As they end their growing cycle, like in the image below, you can use your livestock to trample them down to the ground or machinery like a slasher. This process will complete their cycle and make way for the next generation of plants.

An example of the succession moving forward. Changing from Farmer’s Friend to Grass species. The middle section of the image has just had the succession sped up by slashing.

How to make the most of your Farmer’s Friend

🪨 As a Soil Indicator: Very low Calcium, Very low Phosphorus, High Potassium, High Magnesium, High Manganese, and High Boron.

🐮 Livestock: The palatability of Farmer’s Friend for livestock can be quite high, with stock often happily grazing on it as part of a pasture mix. One research paper found its protein levels to be as high as 25%, which suggests it has a high level of nutritional quality for stock feed.

💊 Medicinal: The “roots, leaves and seeds have been reported to possess anti-bacterial, anti-dysenteric, anti-inflammatory, anti-malarial, anti-septic, anti-cancer, antipyretic, liver-protective, blood-lowering, hypoglycemic, diuretic, anti-diabetic, and hepato-protective effects”.

It is estimated that approximately 700 tons of fresh-weight Farmer’s Friend is consumed or marketed for diabetes treatment per year

🍽️ Consumption: Farmer’s Friend can be consumed and is listed as an excellent source of Vitamin C, Vitamin A, Iron, and Zinc. Interestingly, because of its nutritional qualities, it was recommended by the United Nations FAO as a staple food option in Africa.

Diego Bonetto, a forager, likes to use them for a variety of purposes - “I use the young leaves as a herb, cooked in sauces, casseroles or raw in salsa verde.”

Learn Natural Sequence Farming in 2024

Upcoming events open for enrolment

Learn Natural Sequence Farming 4-Day Course

Avenel VIC 25 - 28 March

Sunshine Coast QLD 17 - 20 June

Charleville QLD 29 July - 1 August

Inverell NSW 2 - 5 September

Springsure QLD 23 - 26 September

Introduction to Natural Sequence Farming Field Day

Ripple Farm TAS 15 March

Kyneton VIC 22 March

🙋 Answering your Questions

Ask the Team! Share your question here, and we’ll answer it in a future newsletter.

As this is our first edition, we thought we’d answer one of the most common questions that’s been asked over the years.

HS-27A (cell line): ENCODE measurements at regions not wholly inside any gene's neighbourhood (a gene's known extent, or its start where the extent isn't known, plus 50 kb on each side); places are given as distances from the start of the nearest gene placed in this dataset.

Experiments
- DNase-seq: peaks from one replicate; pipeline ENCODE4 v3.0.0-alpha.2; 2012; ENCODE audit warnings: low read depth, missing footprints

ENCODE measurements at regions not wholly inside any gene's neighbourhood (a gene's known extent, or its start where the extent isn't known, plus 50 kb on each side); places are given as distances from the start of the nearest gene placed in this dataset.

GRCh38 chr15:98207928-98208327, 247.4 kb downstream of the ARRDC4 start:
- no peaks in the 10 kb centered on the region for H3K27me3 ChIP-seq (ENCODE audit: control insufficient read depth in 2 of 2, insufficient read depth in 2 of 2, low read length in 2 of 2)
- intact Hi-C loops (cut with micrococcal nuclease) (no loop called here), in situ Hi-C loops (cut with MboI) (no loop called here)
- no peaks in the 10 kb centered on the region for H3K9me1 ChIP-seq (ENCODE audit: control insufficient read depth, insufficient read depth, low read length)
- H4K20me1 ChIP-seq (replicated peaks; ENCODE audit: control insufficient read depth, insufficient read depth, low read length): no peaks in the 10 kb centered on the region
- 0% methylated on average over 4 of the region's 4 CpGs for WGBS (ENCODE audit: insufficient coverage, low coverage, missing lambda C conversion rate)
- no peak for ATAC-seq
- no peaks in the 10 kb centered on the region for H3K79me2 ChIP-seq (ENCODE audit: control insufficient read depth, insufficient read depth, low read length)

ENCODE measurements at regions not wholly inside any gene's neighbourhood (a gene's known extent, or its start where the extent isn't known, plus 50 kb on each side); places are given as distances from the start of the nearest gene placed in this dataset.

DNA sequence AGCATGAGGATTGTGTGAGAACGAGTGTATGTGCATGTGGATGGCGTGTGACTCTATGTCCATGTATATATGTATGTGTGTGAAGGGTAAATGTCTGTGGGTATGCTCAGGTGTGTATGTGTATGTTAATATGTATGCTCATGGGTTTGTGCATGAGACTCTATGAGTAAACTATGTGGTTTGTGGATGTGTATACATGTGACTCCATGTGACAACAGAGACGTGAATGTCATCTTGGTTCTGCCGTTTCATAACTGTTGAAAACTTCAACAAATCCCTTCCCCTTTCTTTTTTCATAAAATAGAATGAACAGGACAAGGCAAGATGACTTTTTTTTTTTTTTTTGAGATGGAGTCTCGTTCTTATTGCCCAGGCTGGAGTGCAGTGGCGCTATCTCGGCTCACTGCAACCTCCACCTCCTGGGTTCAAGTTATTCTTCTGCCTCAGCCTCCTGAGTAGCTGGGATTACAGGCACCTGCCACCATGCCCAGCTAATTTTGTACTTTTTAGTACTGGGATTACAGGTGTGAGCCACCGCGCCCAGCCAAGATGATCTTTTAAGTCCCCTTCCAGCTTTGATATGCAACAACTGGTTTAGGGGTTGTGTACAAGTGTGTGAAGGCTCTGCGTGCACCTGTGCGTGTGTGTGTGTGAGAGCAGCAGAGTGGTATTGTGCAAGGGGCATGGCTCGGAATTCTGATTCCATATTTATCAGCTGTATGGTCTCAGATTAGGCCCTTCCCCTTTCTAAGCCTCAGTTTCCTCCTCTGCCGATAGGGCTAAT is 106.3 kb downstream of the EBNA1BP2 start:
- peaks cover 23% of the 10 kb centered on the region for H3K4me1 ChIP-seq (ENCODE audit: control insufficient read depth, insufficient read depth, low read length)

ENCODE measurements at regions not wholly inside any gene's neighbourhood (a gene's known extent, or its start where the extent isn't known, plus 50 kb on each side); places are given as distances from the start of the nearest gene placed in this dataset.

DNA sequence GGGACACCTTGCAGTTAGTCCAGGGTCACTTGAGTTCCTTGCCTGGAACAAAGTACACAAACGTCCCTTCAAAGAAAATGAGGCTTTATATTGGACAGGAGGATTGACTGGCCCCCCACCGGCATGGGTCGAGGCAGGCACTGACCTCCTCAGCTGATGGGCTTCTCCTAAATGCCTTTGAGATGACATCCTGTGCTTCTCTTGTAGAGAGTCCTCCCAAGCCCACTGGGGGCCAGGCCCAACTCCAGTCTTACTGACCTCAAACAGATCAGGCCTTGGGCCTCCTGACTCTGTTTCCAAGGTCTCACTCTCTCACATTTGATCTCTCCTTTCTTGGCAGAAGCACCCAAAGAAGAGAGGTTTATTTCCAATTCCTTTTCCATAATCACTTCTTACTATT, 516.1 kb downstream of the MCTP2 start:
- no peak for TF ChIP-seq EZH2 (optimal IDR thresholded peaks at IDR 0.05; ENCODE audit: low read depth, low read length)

💬 Everyone Asks:

What is Natural Sequence Farming?

🎙️ Hamish’s Answer:

Natural Sequence Farming is a system of landscape restoration focused on understanding the natural patterns and processes and implementing management practices to regenerate their natural function.

It is about understanding how this system works and implementing works to reconnect the pieces like a puzzle.

The key behind all of it is learning to manage water and maximise plant growth.

Check out our article What is Natural Sequence Farming? to get all the details.

🧩 Trivia Time

Have a crack at this week’s question!

🍂 How much litter is dropped by trees annually per acre?

Login or Subscribe to participate in polls.

📚 What We’ve Been Learning

A quick list of our favourite things we’ve been watching, reading, listening, and writing.

New Blog - What is Natural Sequence Farming?: An introduction to Natural Sequence Farming, a regenerative practice that restores landscape function, soil health, water retention, and biodiversity by working with natural processes. It explores the principles, emphasises the role of plants and water, and provides practical insights for implementing these principles in your own landscapes.

Episode 96: Revolutionizing the Chicken Industry with Paul Greive: A super interesting episode giving a dive into the world of pasture-raised poultry. Paul shares how he looks towards the growth of better quality food and a way to make it more accessible to the masses.

A Bold Return to Giving a Damn: Will Harris’ memoir-meets-manifesto on betting the farm on a better future for our food, animals, land, local communities, and our climate. It is an excellent book sharing the story of change from conventional farmers to regenerative and the creation of what is White Oak Pastures. I listened to the Audiobook version of this, and it was great.

#710 - Jim Kwik - 10 Hacks To Improve Your Memory, Focus & Attention: A podcast episode with the renowned Jim Kwik on how to master new skills and improve your mind. This episode will leave you with some hacks that can be implemented into your own processes to improve memory, focus and attention, something I’m sure we’d all like to be a little better at.

New Blog - What is a Plant Succession?: A comprehensive introduction to understanding plant succession. It explores the process of change in the composition of plant species in a landscape over time and highlights its significance in managing landscapes for optimal productivity and biodiversity.

That’s all for this edition. Thanks for stopping by.

Looking to learn more? Check out our blog

⛰️ Take the next steps to restore your landscape with our on-ground Learn Natural Sequence Farming course, or add your name to the waitlist for our upcoming online course.

👋 New to Reading Landscapes? Subscribe or read our previous editions